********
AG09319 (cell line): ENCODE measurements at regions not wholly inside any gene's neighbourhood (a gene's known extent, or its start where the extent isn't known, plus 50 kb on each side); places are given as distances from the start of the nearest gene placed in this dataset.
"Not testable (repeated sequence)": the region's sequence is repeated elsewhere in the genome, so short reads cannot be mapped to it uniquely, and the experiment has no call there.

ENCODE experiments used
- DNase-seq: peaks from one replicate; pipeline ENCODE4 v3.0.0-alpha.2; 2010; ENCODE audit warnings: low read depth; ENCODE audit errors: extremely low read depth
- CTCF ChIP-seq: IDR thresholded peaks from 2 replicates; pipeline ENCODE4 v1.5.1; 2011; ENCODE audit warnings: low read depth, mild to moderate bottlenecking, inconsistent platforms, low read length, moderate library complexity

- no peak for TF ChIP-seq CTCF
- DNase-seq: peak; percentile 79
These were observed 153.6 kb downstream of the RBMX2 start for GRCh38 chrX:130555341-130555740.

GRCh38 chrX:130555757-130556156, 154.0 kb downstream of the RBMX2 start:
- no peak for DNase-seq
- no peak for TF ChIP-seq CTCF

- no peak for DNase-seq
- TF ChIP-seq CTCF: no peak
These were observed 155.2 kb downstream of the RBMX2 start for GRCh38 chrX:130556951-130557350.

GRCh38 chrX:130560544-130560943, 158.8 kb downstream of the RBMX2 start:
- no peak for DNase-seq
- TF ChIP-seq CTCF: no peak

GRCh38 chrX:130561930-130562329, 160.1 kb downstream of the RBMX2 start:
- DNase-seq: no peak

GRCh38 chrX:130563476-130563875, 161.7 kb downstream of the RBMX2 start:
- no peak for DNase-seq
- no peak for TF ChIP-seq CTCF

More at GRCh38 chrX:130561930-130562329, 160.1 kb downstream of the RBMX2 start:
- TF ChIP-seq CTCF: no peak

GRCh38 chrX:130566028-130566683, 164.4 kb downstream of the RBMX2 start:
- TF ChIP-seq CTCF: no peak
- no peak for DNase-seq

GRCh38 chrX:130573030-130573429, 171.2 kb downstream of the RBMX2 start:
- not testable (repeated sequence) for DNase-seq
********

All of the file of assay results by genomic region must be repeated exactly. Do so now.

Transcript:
AG09319 (cell line): ENCODE measurements at regions not wholly inside any gene's neighbourhood (a gene's known extent, or its start where the extent isn't known, plus 50 kb on each side); places are given as distances from the start of the nearest gene placed in this dataset.
"Not testable (repeated sequence)": the region's sequence is repeated elsewhere in the genome, so short reads cannot be mapped to it uniquely, and the experiment has no call there.

ENCODE experiments used
- DNase-seq: peaks from one replicate; pipeline ENCODE4 v3.0.0-alpha.2; 2010; ENCODE audit warnings: low read depth; ENCODE audit errors: extremely low read depth
- CTCF ChIP-seq: IDR thresholded peaks from 2 replicates; pipeline ENCODE4 v1.5.1; 2011; ENCODE audit warnings: low read depth, mild to moderate bottlenecking, inconsistent platforms, low read length, moderate library complexity

- no peak for TF ChIP-seq CTCF
- DNase-seq: peak; percentile 79
These were observed 153.6 kb downstream of the RBMX2 start for GRCh38 chrX:130555341-130555740.

GRCh38 chrX:130555757-130556156, 154.0 kb downstream of the RBMX2 start:
- no peak for DNase-seq
- no peak for TF ChIP-seq CTCF

- no peak for DNase-seq
- TF ChIP-seq CTCF: no peak
These were observed 155.2 kb downstream of the RBMX2 start for GRCh38 chrX:130556951-130557350.

GRCh38 chrX:130560544-130560943, 158.8 kb downstream of the RBMX2 start:
- no peak for DNase-seq
- TF ChIP-seq CTCF: no peak

GRCh38 chrX:130561930-130562329, 160.1 kb downstream of the RBMX2 start:
- DNase-seq: no peak

GRCh38 chrX:130563476-130563875, 161.7 kb downstream of the RBMX2 start:
- no peak for DNase-seq
- no peak for TF ChIP-seq CTCF

More at GRCh38 chrX:130561930-130562329, 160.1 kb downstream of the RBMX2 start:
- TF ChIP-seq CTCF: no peak

GRCh38 chrX:130566028-130566683, 164.4 kb downstream of the RBMX2 start:
- TF ChIP-seq CTCF: no peak
- no peak for DNase-seq

GRCh38 chrX:130573030-130573429, 171.2 kb downstream of the RBMX2 start:
- not testable (repeated sequence) for DNase-seq